A Robin Hobb Rereading Series: Entry 192: Ship of Destiny, Chapter 13

Read the previous entry in the series here.
Read the next entry in the series here.

A content warning is likely in order.

The chapter that follows, “Surviving,” begins with Keffria and Selden talking on the deck of the Kendry as the liveship approaches Bingtown. The harbor is desolated, the ruined hulks of ships visible in the water and the lingering damage to the town visible, as well. Keffira frets for her family, the fates of most of whom are uncertain to her.

The Constitution of the United States | National Archives
This seems to be evoked…
Image from the US National Archives, which I’m pretty sure makes it public domain.

Reyn and Jani are also aboard the Kendry, and they confer about their own mission to beseech aid as they approach the injured town. Trehaug is in dire economic straits, the earthquake having rendered the retrieval of Elderling artifacts impossible, and the extinction of the Rain Wild Traders looms. Keffria invites the Khupruses to lodge with her, which offer they accept, and Grag Tenira arrives to spirit the group away under cover–and to the waiting Ronica.

Aboard the Chalcedean ship, the Satrap whines; at Kekki’s insistence, Malta offers some gentle advice and comfort, musing on their unpleasant situation and tending to the Companion as best she can. The value of Kekki’s advice is made clear as Malta rehearses an assault upon her. The Satrap continues to treat her as a servant, and Malta is accosted again; she falls, opening a wound she has been considering for some time. As she makes to bind it, she realizes that Kekki has died as the Chalcedeans hail another ship.

In Bingtown, Serilla takes lunch and considers her worsening situation. Roed Caern grows increasingly cruel and paranoid as many sets of machinations unfold; she wonders how to place herself among them in the wake of a message from Mingsley. She also considers Ronica, musing on the older woman’s wisdom.

Grag and Reyn confer as the latter makes ready to join a gathering. They exchange tidings, including Reyn’s certainty that Malta is dead. Similarly, Ronica affirms herself to Keffria and reminds her that she, not Ronica, is the Vestrit Trader. And at the gathering, Keffria takes her rightful place, despite her pain and loss. News is exchanged and counsel taken for how to proceed; the potential for a break from Jamaillia and a new system of rule for Bingtown is discussed, and Reyn, at Selden’s prompting, begins to explicate some of the longer history of Bingtown and the Rain Wilds.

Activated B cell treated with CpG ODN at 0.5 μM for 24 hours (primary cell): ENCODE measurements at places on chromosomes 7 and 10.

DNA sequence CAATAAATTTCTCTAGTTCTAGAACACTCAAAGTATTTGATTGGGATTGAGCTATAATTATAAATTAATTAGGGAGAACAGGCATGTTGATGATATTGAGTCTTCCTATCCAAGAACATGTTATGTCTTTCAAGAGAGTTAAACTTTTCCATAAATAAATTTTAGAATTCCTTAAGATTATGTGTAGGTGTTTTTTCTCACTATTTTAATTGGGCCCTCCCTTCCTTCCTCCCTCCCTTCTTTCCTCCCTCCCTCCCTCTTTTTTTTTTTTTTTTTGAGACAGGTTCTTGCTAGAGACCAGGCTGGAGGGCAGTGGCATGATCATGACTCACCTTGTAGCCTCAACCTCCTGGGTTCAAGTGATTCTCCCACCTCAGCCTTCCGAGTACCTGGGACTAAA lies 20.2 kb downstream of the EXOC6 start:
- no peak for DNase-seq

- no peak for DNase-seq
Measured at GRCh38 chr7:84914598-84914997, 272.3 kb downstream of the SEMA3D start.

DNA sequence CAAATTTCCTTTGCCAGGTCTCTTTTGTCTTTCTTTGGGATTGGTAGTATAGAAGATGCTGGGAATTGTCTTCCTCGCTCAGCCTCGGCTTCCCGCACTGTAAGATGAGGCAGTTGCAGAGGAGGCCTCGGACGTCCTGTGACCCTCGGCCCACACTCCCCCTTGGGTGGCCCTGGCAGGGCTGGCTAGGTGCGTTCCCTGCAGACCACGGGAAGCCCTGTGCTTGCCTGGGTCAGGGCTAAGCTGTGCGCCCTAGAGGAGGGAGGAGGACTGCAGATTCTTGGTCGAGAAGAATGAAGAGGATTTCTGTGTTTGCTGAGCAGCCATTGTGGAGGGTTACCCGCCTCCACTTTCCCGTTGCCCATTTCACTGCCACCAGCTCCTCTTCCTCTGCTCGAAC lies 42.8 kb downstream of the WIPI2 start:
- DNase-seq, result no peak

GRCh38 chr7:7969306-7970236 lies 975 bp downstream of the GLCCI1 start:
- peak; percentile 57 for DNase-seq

I am again taken by the similarity between events unfolding in Bingtown and what I remember being taught and reading later about concerns surrounding the Revolutionary War. (I am aware that what I was taught was markedly jingoistic in addition to being simplified for consumption by children. The latter is excusable, even perhaps necessary; the former is not. And, recall, I grew up in small-town Texas–for good and ill.) I’ve noted that in other work–and I’ll get to that work, worry not–Hobb makes much use of early US history to inform her fictional milieu; I haven’t done the reading to the extent that I should (yet) to confirm it, but it does not stretch credulity to think that Hobb is doing much the same thing in the Liveship Traders novels that she does in the Soldier Son series. And she seems to be offering some corrections, being explicit in the incorporation of women in the proposed renewed Bingtown as equals–formally and legally, not just conventionally–and noting usefully that “A manner of speaking becomes a manner of thinking.”

Indeed, that comment is more true than many people want to believe. I don’t necessarily fully subscribe to Sapir-Whorf, but it is an idea that merits more thought than most afford it.

I can always use your support.

4 thoughts on “A Robin Hobb Rereading Series: Entry 192: Ship of Destiny, Chapter 13

  1. […] Aboard the Chalcedean ship, Malta continues to suffer the Satrap and the crew. She muses on her situation–it is not a good one–and upon the status of her family. She also absently picks at a scar on her forehead, finding its texture rough and its extent greater than she had anticipated. As she considers matters further, Malta begins to more coldly assess her circumstances and the ways in which she can achieve and retain agency, and she begins to proceed along those lines, making for the ship’s captain. When she finally confronts him, she seems to make some progress at improving her situation and the Satrap’s, though the latter is hardly conscious of it until water for bathing and clean clothes are brought to their cabin. […]


Leave a Reply

Fill in your details below or click an icon to log in:

WordPress.com Logo

You are commenting using your WordPress.com account. Log Out /  Change )

Facebook photo

You are commenting using your Facebook account. Log Out /  Change )

Connecting to %s